Uploaded by rosalaxelrose


Brainstorming -- Listing
Write down one of the following topics at the top of your page.
How to be a good language learner.
How television is a learning tool.
The characteristics of a good teacher.
My favourite leisure time activity
Tourist attractions in Shizuoka.
A dream day.
Another similar topic.
1. List idea that comes into your mind about that topic (You may
brainstorm in Japanese).
2. Include examples and supporting ideas.
3. Keep the ideas flowing -- don't worry about going off topic.
4. Circle the main ideas.
5. Cross out ideas that do not apply.
6. Rewrite the list, grouping similar ideas.
Choose two ideas for your paragraph.
Give the paragraph a title.
Write a topic sentence.
Write down some supporting ideas or examples.
Write it out using transition signals to help it flow together as a
5 Brainstorming Strategies for Writers
By Mark Nichol - 3 minute read
Brainstorming is useful whether you have too few ideas, or too many. It can help you whether you
don’t know how to organize your thoughts, or whether you don’t even have any thoughts. But before
you start, remember the first rule of brainstorming: Enumerate, don’t evaluate. Just get the ideas
down, and don’t judge them or organize them until the creative phase has wound down.
1. Cubing
In this strategy, a topic or idea is examined from six distinct viewpoints — hence the name. Describe
the topic (what is it?), compare it (what is it like or unlike?), associate it (what does it make you think
of?), analyze it (what constituent parts is it made of?), apply it (how can it be used?), and argue for
and/or against it (how can you support or oppose it?).
Cubing was developed as a critical-thinking exercise to help students express their thoughts in
opinion essays, but it can be adapted for general nonfiction writing, though it is of limited value for
A similar technique is to explore three perspectives: The first is to describe the topic and its features,
its constituent parts, and its challenges, and to compare and contrast it with other topics. The second
is to trace the history of the topic and the influences on it throughout that history, and the topic’s
evolution. The third is to map the topic to similar contemporary topics as well as to its influences, and
to topics that it influences.
2. Freewriting
Write. You don’t know what to write? Then write that. Just write.
Have a quantitative goal: 500 words, three pages, five minutes — it doesn’t matter. Just write.
Do not pause in order to spell correctly or write flawlessly, and don’t go back to rewrite. Turn off your
inner editor. Do not strive for coherence. Just write.
Consider closing your eyes while you’re writing or typing, or turn the computer monitor off. Just write.
3. Listing
If your intent is to write an essay or a review or profile, what do you want to communicate? If you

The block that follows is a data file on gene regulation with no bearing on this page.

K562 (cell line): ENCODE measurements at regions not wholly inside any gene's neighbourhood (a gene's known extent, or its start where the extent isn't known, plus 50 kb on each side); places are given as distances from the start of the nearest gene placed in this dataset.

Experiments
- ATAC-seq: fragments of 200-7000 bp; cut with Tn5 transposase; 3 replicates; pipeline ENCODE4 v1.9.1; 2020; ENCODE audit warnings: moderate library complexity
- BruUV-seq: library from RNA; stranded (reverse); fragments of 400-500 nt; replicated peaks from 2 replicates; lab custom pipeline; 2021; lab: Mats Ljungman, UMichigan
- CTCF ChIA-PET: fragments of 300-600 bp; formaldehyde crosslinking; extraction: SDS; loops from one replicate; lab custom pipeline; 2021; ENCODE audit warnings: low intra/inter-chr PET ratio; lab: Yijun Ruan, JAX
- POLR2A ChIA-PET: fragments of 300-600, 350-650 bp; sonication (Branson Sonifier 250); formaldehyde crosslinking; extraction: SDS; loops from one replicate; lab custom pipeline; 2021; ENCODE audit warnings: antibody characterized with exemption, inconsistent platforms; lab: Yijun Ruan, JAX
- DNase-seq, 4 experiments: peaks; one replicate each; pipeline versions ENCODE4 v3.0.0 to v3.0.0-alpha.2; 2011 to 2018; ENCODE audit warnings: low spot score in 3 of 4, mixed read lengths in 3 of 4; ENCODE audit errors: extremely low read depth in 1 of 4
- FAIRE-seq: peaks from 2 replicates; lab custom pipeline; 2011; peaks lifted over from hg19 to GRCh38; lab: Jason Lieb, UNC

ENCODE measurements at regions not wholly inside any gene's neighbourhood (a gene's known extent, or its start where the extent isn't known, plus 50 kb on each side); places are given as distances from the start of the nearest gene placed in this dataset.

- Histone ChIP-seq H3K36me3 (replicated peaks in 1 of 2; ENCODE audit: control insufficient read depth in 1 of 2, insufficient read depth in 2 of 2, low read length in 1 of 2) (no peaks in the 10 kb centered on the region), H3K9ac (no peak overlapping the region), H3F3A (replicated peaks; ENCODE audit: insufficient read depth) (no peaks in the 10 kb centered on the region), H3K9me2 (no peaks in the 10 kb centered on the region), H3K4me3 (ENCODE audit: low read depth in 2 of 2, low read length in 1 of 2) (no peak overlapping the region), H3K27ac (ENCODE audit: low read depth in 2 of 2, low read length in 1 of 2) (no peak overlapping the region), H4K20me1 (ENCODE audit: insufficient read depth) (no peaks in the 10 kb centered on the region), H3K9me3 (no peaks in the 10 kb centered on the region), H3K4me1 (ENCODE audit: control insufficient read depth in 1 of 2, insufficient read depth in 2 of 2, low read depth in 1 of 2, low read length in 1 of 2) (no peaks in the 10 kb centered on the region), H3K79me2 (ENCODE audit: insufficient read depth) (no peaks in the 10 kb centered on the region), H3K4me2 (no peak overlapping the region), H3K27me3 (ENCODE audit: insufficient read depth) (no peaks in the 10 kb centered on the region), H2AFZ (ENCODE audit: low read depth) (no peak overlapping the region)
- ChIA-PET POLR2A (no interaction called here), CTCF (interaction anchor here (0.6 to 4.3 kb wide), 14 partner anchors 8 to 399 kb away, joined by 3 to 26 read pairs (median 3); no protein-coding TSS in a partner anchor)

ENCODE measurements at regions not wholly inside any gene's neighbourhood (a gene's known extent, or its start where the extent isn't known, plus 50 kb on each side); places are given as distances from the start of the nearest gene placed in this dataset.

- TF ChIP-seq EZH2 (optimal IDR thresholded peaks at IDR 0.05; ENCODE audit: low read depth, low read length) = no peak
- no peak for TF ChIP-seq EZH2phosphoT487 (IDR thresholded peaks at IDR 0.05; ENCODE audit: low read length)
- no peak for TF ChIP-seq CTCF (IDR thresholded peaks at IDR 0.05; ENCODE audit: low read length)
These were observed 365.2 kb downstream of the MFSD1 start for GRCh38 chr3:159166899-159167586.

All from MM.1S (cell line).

wish to craft a story, which ideas and elements do you wish to convey? Jot down a list of phrases or
single words you will return to later. For nonfiction, the list can consist of opinions, arguments, facts,
questions, or components, or any combination of the above. For fiction, list people, places, and
things, values and qualities, goals and obstacles.
Don’t outline at this point. Outlining stalls the creative act of brainstorming by requiring you to
evaluate and organize your thoughts. Remember, brainstorming should be an uninhibited activity.
4. Mapping
Mapping, also known as clustering and webbing, is a graphic form of listing that simply involves
jotting down ideas on a large writing surface and then making connections by associating similarly
themed ideas with color-coded circles or underlines of distinct patterns and then indicating other
relationships by linking with lines.
How you produce the map, exactly, is up to you, but as with any other brainstorming tool, wait until
you’ve (temporarily) run out of ideas before you begin making connections — but don’t hesitate to
continue recording new ideas as you marshal others.
5. Researching
You know the topic you want to write about, or the outline of a novel’s plot, but you don’t know how
to populate the piece with ideas? Go to the reference section of a library, or call up reference Web
sites. As you read about a current or past event, or a contemporary or historical issue, record the
ideas in list or map form. You might find the key point you’ve been looking for, or change the one
you had in favor of this new detail.
If you’re planning on writing a novel, learn more about the city or country in which it takes place
(even if it’s the one you live in). If it’s a historical novel, read about the social structure and cultural
atmosphere of the time and place, and take notes about how people dressed, talked, ate, worked,
and engaged in other quotidian activities.